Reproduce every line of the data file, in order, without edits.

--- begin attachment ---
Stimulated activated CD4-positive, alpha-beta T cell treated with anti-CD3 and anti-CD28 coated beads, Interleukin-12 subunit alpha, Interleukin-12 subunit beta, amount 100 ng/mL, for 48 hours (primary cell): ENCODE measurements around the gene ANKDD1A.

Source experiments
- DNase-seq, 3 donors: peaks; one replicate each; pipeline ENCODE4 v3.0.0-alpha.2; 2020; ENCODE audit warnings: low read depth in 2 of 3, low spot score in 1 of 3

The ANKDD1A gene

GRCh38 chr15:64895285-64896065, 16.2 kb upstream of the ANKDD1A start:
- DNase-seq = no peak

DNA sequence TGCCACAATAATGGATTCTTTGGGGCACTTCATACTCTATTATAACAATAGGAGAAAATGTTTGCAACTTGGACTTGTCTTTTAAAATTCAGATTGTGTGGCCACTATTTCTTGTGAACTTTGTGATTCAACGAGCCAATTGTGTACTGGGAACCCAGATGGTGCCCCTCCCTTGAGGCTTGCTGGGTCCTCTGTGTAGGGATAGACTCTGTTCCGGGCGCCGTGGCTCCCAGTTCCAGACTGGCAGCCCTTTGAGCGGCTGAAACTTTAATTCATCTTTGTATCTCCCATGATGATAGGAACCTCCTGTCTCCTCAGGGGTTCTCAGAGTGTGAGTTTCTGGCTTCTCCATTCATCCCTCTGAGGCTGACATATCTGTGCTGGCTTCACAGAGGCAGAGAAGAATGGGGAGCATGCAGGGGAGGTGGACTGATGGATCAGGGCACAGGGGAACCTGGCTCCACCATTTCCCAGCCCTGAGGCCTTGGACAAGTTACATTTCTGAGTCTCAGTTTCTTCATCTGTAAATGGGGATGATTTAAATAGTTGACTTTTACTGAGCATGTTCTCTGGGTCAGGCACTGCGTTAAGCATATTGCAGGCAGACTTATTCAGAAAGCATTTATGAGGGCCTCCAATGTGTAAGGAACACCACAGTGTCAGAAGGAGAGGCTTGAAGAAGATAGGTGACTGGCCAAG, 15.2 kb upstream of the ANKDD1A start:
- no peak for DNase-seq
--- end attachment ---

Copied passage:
Stimulated activated CD4-positive, alpha-beta T cell treated with anti-CD3 and anti-CD28 coated beads, Interleukin-12 subunit alpha, Interleukin-12 subunit beta, amount 100 ng/mL, for 48 hours (primary cell): ENCODE measurements around the gene ANKDD1A.

Source experiments
- DNase-seq, 3 donors: peaks; one replicate each; pipeline ENCODE4 v3.0.0-alpha.2; 2020; ENCODE audit warnings: low read depth in 2 of 3, low spot score in 1 of 3

The ANKDD1A gene

GRCh38 chr15:64895285-64896065, 16.2 kb upstream of the ANKDD1A start:
- DNase-seq = no peak

DNA sequence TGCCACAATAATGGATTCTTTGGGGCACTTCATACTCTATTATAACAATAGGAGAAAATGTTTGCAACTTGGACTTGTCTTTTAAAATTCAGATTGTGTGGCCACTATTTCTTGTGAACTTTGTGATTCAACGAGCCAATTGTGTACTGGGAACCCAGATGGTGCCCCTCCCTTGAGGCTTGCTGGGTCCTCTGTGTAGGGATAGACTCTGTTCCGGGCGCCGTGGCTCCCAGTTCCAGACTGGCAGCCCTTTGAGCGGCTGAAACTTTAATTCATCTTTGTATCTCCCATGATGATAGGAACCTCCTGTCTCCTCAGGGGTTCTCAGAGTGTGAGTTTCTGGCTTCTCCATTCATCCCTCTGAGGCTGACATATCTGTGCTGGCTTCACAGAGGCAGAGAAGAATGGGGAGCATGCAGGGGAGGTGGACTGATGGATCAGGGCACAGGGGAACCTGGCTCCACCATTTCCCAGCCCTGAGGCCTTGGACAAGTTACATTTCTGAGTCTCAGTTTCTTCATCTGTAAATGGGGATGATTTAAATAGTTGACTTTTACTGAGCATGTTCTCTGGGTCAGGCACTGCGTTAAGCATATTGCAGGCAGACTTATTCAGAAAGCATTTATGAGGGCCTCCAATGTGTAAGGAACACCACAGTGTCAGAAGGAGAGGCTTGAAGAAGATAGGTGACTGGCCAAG, 15.2 kb upstream of the ANKDD1A start:
- no peak for DNase-seq